Goji Hakkyō 五時八教
5 Periods 8 Teachings
The following is a brief summary of Chih-i’s classification of the Buddhist Sutras.
Chih-i, using examples found in the Lotus and Nirvana Sutras, put the sutras into Five Periods, or Flavours. The flavours start with pure milk and move through a process of cream, curds, butter and ghee, illustrating his understanding that the Five Periods are like stages for practitioners to go through. Another way of looking at the Periods is that of degrees or ‘richness’ of understanding and practice.
He also then broke down the sutras into Eight Teachings, four of which are methods of teaching, and four of which are the doctrine itself. These different parts (methods, doctrine, periods) are like a cooking recipe, which different ingredients are used to bring sentient beings to enlightenment. Everyone passes through these stages, but those with higher capacities can penetrate the Dharmadhatu in any stage, there is no need to wait.
The Five Periods (Flavours)
- The Period of the Flower Ornament Sutra (Huayan)
- The Period of the Deer Park (Agama/Pali cannon)
- The Period of the expanded teachings
- The Period of Wisdom (Pranja)
- The Period of the Lotus and Nirvana Sutras
The Eight Teachings
- The Sudden
- The Gradual 1-4 = Methods of Teaching
- The Secret
- The Variable
- The Tripitaka
- The Shared 5-8 = Type of Doctrine
- The Distinctive
- The Complete
The First Period – The Sudden Method, The Distinctive Doctrine
The First Period corresponds to the Flower Ornament Sutra. Chih-i put the Flower Ornament Sutra as the first period as he believed it was the first sutra the Buddha taught, therefore it is called the ‘Sudden Teaching’. This Sutra was for Bodhisattvas with superior abilities, a complete doctrine only for those with complete capacities, therefore it is considered combined with expediency. Because of all this, it is considered a Distinctive Doctrine.
The Second Period – The Gradual, The Secret, The Variable Method, The Tripitaka Doctrine
The Second Period, known as the Deer Park Period, corresponds to the Tripitaka Doctrine, which is a gradual method of teaching. According to Chih-i, the Buddha taught this method for those who do not yet have superior capacities. The Tripitaka Doctrine is for one who strives to become Arhats – those who escape the Saha world of life and death, never to return. This teaching emphasises the non-self of the Five Aggregates, Non-attachment, and to over-come suffering, by means of (and not limited to) the Four Noble truths, the Eight fold Path, the Twelve Links of Dependant Origination and so on.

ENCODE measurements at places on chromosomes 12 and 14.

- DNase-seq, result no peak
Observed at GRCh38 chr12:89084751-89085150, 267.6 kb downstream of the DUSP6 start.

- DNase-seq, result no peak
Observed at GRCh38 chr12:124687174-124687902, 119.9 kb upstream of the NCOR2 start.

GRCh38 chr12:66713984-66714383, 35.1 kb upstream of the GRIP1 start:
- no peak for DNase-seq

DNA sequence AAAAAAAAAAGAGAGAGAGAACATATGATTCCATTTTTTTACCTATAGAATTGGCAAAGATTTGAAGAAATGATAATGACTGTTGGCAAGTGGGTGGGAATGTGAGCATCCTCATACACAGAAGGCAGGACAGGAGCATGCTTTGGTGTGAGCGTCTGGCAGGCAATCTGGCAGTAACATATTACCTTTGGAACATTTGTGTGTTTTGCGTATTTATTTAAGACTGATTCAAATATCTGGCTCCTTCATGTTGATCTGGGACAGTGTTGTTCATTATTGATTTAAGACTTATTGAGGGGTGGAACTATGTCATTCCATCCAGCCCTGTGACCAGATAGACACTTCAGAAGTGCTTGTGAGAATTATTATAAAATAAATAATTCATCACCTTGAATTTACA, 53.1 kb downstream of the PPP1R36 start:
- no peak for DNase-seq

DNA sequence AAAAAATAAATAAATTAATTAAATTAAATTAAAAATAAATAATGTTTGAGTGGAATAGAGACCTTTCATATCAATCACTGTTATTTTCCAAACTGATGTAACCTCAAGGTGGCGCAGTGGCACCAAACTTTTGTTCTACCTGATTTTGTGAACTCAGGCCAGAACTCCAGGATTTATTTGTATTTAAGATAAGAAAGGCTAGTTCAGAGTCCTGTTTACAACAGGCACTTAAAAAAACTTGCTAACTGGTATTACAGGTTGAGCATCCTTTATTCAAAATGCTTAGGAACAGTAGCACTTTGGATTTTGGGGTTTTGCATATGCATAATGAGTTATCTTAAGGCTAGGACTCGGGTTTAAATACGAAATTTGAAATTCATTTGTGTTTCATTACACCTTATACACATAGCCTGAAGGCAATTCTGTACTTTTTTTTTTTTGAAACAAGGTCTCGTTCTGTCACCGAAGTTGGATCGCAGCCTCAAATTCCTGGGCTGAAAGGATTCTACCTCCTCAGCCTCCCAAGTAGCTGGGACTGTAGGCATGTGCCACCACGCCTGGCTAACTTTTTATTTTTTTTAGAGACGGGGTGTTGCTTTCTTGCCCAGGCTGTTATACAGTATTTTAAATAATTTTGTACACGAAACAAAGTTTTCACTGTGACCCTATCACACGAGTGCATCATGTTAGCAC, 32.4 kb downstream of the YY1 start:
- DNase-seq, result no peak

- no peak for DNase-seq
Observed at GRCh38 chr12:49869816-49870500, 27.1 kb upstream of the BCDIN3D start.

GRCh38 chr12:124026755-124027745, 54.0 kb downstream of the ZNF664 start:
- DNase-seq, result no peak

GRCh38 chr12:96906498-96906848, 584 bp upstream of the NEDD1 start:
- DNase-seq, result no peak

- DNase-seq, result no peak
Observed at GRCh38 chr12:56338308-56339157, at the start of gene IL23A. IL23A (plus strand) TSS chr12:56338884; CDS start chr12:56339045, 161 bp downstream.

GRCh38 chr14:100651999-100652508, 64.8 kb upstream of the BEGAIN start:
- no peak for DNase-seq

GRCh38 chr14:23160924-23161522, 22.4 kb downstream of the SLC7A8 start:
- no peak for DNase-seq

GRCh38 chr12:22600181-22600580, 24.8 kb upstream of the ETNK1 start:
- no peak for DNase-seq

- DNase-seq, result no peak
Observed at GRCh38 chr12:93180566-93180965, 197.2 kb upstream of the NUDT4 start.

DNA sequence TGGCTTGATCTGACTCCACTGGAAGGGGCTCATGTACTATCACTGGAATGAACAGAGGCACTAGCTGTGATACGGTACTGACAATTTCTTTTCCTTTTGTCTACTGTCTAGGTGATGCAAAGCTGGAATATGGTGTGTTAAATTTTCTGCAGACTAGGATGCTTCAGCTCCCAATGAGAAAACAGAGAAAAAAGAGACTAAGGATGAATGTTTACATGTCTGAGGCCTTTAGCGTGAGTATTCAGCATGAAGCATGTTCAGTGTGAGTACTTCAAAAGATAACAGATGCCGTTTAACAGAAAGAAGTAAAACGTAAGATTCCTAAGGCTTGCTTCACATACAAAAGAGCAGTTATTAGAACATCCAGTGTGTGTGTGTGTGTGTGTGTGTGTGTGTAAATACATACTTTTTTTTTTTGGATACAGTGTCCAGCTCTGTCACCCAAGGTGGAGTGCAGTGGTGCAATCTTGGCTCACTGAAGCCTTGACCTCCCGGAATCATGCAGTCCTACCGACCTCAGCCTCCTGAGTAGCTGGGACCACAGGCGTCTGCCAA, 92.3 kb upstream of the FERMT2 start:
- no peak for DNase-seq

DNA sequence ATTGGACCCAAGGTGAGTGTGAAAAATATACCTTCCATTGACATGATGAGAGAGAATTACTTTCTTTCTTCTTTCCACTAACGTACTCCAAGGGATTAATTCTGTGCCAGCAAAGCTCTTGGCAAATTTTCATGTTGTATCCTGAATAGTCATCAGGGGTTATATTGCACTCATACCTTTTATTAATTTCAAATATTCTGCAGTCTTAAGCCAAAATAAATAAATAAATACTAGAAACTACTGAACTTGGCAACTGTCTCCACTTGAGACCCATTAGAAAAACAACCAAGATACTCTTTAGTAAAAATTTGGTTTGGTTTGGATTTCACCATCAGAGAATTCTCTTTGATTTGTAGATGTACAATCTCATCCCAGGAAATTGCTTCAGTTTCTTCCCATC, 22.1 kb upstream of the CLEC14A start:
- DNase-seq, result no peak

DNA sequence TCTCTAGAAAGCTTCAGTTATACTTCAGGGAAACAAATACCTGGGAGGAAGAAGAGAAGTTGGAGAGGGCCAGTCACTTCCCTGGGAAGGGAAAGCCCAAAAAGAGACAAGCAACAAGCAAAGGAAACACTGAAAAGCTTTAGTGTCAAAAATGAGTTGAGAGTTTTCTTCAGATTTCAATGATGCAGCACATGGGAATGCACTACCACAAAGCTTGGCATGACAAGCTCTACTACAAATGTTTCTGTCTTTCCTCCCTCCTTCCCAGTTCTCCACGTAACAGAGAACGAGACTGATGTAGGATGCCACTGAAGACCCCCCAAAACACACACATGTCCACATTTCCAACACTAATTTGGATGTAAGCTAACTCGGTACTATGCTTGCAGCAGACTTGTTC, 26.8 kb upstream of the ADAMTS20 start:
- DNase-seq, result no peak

The Third Period – The Gradual, The Secret, The Variable Method, The Shared Doctrine
The Third Period still utilises the Gradual Method but further expands on the concepts contained in the Tripitaka. These sutras typically praise Mahayana and criticize Hinayana, and are called ‘contrasting’ because they contrast the ‘full’ words of the Mahayana vs the ‘half’ words of the Hinayana. In other words, they contrast the Tripitaka, the shared, the distinctive and the complete doctrines.
The Fourth Period – The Gradual, The Secret, The Variable Method, The Shared Doctrine
This Period corresponds to the Wisdom (Prajna) Sutras, which is said to wash away all delusions. This is seen by many as the start of Bodhisattva ideal teaching – the desire to save all sentient beings. This period expands on the teaching of sunyata and illustrates how every phenomena, including Dharma are empty. The realisation of these teachings is not through cognitive analysis but through insight, which gives way to Prajna. Because of sunyata the Bodhisattvas know ultimately there is no sentient being. This may raise the question of “If there is no real being, what is the point – what is there to save?”
Contained in the First, Second, Third and Fourth Periods we also have the Secret Method and the Variable Methods. It is called ‘secret’ because it was only given to those who will understand it. Should those who don’t understand it, hear it they will lose faith and abandon the path. The Variable Method was taught through expedient means depending on the capacities of the listeners who will understand it differently.
The Fifth Period – The Complete Doctrine
This Period corresponds with the Lotus and Nirvana Sutras, in which the Buddha gives his final teaching – that all the previous teachings are in fact one whole teaching. Although seemingly contradictionary, they differences are merely expedient means in order for beings to see the truth, which is revealed in the Lotus Sutra and repeated in the Nirvana Sutra. Chih-i further expanded this in his teaching of the Three Fold Truth – The truth of emptiness, the truth of a relative existence and the truth that both are real at the same time. What this illustrates is that although the various doctrines are expedient, they are not false. This is the pure, complete doctrine that is contained in the Lotus Sutra, known as the Ekayana or the ‘One vehicle’.